Behzod Abduraimov, a young pianist of Uzbek origin, had a varied touch in the Prokofiev concerto, at times very sharp, loud and distinct, strong with great weight while avoiding heaviness, but also a capacity for very gentle, mellifluous pianissimo slurred notes which almost were lost in everything else going on in the Prokofiev concerto. He pointed out some of the extreme contrasts in legato-staccato in simultaneous and adjacent themes, though all in all did rather full bloodedly take hold of the music. He had an intuitive sense for the tempo and phrasing of Prokofiev’s syncopated themes, especially in the second movement, where each of the piano’s themes as introduced had their own gait, like a wonderful and exotic menagerie of incredible creatures passing, while having an ear for their relation to the orchestra’s material. Lawrence Dobell played the clarinet solos with loving care, real vocal, singing phrasing, and had a good rapport with the pianist. The so called “fireworks” were not heavy or solely sensational, Ashkenazy’s gleeful colors and the punch and precision he gave the dynamics were much more fun than that, though they awoke some between-movement applause and side chatter in the audience.

Berlioz is such a versatile composer, using all the colors of the orchestra so fluently and precisely, such varied and imaginative melodies with their long, but fairly simple phrasing, he never seems to say the same thing twice and always sounds different. Ashkenazy and the Sydney Symphony and Roger Benedict showed a close rapport and a free but understanding collaboration reveling in the wildness and wooliness of this music. The Harold program seems to me only to serve as a form or structure, a quite open one at that allowing the composer much freedom and seemingly only desired constraints. Benedict for the first movement took a very even tone, slightly sharp and nasal, and very slightly on the bright side, with a gentle phrasing. Then a new tone seemed to hatch out as he blossomed into a very colorful one, though still retaining the viola’s endearing sort of self-effacing restraint. Still his very immediate yet delicate, very natural articulation expressed his thinking and his feeling for the music very clearly, all this projecting from the stage clearly.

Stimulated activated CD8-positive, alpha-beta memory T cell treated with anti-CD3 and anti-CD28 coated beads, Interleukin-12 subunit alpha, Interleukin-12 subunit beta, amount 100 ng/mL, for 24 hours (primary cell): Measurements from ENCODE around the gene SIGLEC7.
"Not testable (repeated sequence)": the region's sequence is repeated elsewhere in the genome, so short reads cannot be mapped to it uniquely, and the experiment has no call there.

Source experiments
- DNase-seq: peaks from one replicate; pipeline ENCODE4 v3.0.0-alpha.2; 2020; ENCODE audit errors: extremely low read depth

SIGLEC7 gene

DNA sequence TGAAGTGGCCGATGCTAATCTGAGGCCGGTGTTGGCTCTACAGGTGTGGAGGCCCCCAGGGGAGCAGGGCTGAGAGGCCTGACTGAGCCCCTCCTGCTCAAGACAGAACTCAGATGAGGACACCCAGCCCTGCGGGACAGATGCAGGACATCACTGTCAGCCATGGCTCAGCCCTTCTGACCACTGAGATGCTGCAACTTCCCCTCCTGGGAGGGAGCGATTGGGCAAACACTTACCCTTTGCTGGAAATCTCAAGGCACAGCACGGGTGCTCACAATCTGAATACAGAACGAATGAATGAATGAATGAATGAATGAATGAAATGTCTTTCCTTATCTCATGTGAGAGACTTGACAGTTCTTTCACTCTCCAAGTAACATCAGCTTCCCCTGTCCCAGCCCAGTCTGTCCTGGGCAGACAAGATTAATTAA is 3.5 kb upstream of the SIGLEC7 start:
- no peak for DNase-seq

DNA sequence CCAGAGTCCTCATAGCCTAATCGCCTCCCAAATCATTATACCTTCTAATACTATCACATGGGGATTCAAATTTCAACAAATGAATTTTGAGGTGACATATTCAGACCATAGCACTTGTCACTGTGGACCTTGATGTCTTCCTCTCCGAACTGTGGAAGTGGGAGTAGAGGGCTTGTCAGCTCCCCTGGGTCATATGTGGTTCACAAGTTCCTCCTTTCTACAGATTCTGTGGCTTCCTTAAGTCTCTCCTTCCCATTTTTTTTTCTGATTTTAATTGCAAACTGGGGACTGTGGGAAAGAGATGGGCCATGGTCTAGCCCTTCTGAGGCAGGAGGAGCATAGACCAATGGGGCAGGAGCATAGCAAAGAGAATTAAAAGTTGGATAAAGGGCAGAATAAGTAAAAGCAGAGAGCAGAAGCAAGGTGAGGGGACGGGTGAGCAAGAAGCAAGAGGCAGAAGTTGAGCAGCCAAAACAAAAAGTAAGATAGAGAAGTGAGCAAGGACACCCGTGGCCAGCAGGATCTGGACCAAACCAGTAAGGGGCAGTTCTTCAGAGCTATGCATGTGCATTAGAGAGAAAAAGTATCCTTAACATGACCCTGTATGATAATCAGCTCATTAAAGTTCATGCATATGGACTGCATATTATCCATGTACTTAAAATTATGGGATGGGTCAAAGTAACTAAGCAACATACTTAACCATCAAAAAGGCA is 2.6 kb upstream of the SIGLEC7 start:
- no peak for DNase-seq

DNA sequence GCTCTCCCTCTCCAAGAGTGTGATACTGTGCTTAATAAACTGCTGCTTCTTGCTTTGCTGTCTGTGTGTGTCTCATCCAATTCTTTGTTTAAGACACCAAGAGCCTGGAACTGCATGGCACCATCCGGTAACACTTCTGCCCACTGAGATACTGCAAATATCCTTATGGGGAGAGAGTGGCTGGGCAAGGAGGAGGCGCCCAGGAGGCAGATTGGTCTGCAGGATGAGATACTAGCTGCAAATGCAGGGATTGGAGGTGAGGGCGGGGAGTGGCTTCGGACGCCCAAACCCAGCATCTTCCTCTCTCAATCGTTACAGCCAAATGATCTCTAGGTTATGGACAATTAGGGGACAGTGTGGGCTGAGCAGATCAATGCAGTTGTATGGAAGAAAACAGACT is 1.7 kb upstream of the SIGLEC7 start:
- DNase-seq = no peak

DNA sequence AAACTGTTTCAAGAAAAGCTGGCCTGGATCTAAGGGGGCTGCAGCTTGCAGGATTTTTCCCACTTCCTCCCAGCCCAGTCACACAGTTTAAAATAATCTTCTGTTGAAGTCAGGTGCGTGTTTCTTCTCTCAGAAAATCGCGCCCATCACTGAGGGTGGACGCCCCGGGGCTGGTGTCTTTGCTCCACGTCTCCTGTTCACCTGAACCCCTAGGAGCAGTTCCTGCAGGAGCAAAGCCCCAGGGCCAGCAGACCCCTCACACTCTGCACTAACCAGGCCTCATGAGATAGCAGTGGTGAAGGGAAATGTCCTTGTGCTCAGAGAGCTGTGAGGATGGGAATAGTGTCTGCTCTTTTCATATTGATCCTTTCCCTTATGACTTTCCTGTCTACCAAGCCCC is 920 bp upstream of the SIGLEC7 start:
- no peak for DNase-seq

The section with soft, rising and falling, constant arpeggios in the viola over walking plucked bass flowed irresistibly, almost like a lullaby, just marginally more intense and passionate, in any case with a keen and open understanding for the piece. The viola has a sympathy for the horn, and this comes out pairwise in Berlioz’s music, and Benedict’s playing understood this without becoming totally subservient to any one voice in the orchestra or losing his very determined thread. His playing had a fascinating mixture of humility and independence — qualities to some extent always there perhaps in the clear, warm tone of his Carlo Antonio Testore 1753 Milanese viola — but his playing had transparency which made rational sense of the complexities in the music rather than shying away from them, illuminating Berlioz’s more mysterious writing. Likewise the orchestra’s clarity, even with all the marching band materiel in the wind and percussion sections, and its unison massed strings, managed to avoid sounding overly martial or bombastic, was more expressive of many different things. It brought out the music’s dramatic, operatic, or rather, being such danceable music, the balletic possibilities.

About the author

Andrew Miller

Andrew Miller lives in Sydney and writes mostly about music and theatre, especially ballet and opera.

He holds a Bachelor of Science degree from the University of Sydney, and once studied the piano and trombone.